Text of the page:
Global Investing

Tunisia-driven ructions in Cairo markets

Traders at the Cairo stock exchangeWhat a week it has been for Egypt.  All the regional political upheaval  happened in Tunisia, half a continent away, but most of the pain has been felt on Cairo’s financial markets. The Egyptian stock market has fallen almost 8 percent and the Egyptian pound is languishing near seven-year lows to the dollar. The cost of insuring exposure to Egyptian debt has risen to 18-month highs.

So are investors preparing for a Tunisia-style popular uprising in Egypt? Or is it that its market, more sophisticated than Tunisia’s, is bearing the brunt of investors’ increasing bearishness on the North African region? Probably a bit of both.

Egypt faces elections later this year and 82-year old Hosni Mubarak, president for almost 30 years, is likely to run again. Just like much of North Africa and the Middle East, inflation, especially food inflation is high while youth unemployment rates are higher than most of the developing world. Risks of uprisings are seen highest in Egypt and Jordan, where there is relatively more political freedom than, say Libya, but leaders lack the oil wealth cushion that the Gulf states or Libya boast. Given Egypt’s “youth bulge” — the proportion of the population comprised of young men aged 15-34 –regime change is a risk, reckons Charles Robertson, chief economist at Renaissance Capital.

Positioning is the main issue, however. Egypt has been Middle East and North Africa (MENA) investors’ favourite market, perhaps by default because of its size and accessibility. Barclays calculates that foreigners hold up to $25 billion in Egyptian stocks and bonds and in bonds, owning 20 percent of the outstanding bonds and 15 percent of the stock market cap, meaning there is significant potential for a market reversal.  Oliver Bell, senior investment officer at Pictet has gone underweight Egyptian stocks, noting: “If alarm bells start ringing in Egypt, there’s potential for quite a lot of money to come out.”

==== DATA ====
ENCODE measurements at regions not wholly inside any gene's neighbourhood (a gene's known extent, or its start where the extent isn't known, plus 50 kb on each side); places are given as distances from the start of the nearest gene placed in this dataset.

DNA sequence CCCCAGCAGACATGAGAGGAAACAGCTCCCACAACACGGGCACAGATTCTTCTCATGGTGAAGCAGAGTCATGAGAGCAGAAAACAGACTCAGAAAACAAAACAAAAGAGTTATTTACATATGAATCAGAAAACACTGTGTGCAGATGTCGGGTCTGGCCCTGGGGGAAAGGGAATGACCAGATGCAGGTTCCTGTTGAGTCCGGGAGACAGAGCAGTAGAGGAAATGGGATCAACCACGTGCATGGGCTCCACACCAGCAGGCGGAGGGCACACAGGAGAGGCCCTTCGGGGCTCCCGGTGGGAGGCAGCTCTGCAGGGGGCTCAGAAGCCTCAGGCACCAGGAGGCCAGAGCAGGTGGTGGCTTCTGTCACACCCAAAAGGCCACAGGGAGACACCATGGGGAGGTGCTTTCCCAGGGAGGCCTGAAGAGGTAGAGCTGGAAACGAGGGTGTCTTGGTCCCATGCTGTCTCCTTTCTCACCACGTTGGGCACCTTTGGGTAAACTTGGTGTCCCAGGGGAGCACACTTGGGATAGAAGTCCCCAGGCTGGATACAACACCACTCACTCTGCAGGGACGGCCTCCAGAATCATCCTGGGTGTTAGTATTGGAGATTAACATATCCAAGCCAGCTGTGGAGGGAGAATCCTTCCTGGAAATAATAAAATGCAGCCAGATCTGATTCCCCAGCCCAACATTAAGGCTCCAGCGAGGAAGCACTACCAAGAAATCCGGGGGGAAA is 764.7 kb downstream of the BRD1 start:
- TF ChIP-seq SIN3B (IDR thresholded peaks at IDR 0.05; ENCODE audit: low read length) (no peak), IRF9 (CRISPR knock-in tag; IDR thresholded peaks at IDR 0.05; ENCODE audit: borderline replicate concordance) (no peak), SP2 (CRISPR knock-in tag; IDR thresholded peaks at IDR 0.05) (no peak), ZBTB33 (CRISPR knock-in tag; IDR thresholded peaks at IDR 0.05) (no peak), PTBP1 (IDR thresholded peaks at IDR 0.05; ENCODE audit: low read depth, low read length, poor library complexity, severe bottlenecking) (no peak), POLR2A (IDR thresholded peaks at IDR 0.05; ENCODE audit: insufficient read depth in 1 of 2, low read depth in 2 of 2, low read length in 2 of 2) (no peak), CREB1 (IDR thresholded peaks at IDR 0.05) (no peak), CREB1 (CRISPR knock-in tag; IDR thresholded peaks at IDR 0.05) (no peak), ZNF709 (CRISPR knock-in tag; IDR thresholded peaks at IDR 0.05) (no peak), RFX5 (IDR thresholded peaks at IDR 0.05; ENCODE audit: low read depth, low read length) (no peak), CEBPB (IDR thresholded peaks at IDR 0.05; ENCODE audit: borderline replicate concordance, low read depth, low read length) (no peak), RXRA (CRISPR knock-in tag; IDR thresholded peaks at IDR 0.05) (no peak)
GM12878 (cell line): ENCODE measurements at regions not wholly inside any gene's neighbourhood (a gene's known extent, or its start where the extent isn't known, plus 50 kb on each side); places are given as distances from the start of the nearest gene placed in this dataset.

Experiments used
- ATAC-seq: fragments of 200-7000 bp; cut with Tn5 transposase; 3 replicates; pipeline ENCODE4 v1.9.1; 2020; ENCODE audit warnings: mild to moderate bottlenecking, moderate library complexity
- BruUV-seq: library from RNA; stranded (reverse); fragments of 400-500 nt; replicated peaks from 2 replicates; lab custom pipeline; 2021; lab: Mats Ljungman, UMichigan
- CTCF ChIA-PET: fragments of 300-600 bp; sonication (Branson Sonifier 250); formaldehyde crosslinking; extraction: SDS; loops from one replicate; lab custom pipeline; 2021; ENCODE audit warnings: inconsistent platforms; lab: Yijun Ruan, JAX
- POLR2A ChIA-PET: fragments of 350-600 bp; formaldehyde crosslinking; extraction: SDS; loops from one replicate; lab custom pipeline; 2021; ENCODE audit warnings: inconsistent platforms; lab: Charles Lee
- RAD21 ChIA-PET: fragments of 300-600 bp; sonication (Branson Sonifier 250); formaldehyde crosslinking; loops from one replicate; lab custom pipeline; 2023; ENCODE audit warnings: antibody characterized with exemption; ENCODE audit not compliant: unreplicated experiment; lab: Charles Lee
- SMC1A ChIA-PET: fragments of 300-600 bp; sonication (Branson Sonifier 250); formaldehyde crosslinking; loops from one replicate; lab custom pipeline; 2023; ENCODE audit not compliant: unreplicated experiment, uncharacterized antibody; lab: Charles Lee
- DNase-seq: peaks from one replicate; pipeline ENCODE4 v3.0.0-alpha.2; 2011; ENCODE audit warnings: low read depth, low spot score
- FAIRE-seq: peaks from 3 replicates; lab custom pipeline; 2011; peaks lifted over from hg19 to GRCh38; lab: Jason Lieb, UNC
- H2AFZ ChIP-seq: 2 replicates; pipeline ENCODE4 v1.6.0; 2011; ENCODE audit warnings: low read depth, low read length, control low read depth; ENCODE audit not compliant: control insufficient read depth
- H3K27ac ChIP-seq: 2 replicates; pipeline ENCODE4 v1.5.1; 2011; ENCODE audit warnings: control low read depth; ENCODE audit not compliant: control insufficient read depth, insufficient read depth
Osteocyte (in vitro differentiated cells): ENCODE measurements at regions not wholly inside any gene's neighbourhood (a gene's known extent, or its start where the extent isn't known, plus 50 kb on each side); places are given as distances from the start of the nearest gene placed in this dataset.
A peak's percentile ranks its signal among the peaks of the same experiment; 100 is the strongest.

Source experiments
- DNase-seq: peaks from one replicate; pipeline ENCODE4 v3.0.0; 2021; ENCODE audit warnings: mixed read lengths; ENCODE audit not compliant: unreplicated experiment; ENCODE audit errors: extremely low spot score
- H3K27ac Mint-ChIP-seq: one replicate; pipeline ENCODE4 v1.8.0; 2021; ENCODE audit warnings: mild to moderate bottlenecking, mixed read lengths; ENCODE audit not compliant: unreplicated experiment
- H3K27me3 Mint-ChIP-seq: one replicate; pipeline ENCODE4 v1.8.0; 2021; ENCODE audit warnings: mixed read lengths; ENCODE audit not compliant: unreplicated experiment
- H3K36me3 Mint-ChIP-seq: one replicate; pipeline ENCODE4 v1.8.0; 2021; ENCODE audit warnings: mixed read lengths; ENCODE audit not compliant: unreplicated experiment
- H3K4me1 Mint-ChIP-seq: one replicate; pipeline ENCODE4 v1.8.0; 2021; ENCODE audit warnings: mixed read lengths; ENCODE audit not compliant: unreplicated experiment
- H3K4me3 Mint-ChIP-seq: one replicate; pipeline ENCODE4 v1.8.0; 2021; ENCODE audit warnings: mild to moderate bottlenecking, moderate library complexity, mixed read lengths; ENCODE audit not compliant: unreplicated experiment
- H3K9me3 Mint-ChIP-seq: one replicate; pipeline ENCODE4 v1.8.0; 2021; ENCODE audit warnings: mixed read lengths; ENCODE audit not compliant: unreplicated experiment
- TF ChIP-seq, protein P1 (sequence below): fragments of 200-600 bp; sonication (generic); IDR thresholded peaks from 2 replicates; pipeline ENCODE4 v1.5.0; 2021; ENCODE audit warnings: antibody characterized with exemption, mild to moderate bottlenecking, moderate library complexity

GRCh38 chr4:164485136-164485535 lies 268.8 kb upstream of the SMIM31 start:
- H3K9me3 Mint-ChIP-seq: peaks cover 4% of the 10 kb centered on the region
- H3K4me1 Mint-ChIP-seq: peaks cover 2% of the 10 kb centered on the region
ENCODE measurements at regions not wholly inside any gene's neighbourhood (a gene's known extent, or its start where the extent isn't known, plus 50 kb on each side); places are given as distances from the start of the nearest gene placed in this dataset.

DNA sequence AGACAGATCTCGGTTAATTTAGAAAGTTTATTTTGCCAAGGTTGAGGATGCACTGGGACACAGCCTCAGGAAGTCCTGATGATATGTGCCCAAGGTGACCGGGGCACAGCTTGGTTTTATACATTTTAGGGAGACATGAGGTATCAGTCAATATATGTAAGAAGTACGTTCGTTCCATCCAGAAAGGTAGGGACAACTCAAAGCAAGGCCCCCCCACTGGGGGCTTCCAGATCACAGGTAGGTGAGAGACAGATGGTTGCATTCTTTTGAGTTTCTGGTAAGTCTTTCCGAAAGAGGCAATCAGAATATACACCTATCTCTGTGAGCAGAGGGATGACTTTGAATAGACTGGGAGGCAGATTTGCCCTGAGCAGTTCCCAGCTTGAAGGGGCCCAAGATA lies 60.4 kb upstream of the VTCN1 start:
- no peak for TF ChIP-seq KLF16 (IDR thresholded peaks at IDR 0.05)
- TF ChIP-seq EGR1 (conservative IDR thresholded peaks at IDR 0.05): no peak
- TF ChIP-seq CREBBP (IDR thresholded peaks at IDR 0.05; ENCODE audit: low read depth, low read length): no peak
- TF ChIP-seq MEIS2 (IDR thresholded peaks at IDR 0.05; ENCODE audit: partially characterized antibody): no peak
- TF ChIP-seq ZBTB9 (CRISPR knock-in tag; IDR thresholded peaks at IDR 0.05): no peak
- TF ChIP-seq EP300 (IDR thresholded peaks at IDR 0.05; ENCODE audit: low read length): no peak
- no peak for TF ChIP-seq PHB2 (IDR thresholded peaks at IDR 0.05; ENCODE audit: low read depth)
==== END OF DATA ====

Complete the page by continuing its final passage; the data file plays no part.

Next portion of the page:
All that means the outlook for the Egyptian pound is poor, though it has stabilised somewhat thanks to the central bank’s efforts. But banks are suggesting expressing any bearishness on North Africa via a bet against the pound – BNP Paribas for instance recommends a short pound position on a three-month non-deliverable forward basis, betting it will depreciate nearly 5 percent in this period. Barclays expects the pound to fall to 6 per dollar over this year from the current 5.80.  Expect little respite before Egypt’s own election, expected in September.

from Global News Journal:

Back to the future in Malaysia with Anwar sodomy trial II

By Barani Krishnan

A decade ago, Malaysia's former deputy prime minister Anwar Ibrahim was on trial for sodomy and corruption in a trial that exposed the seamy side of Malaysian justice and the anxieties of a young country grappling with a crushing financial crisis and civil unrest.

Anwar is Malaysia's best known political figure, courted in the U.S. and Europe and probably the only man who can topple the government that has led this Southeast Asian country for the past 51 years. Photo: Anwar Ibrahim, with a bruised eye, at court on Sept 30, 1998 during his his first trial. REUTERS/David Loh Now the leader of the opposition, will go on trial next week again charged with sodomising a 23-year old male aide. The trial once again looks likely to provide gory evidence and bringing some unwanted attention from the world's media on this Southeast Asian country of 27 million people. It could also embarrass the government and draw international criticism.

Anwar vowed in a recent interview to fight what he says are trumped up charges.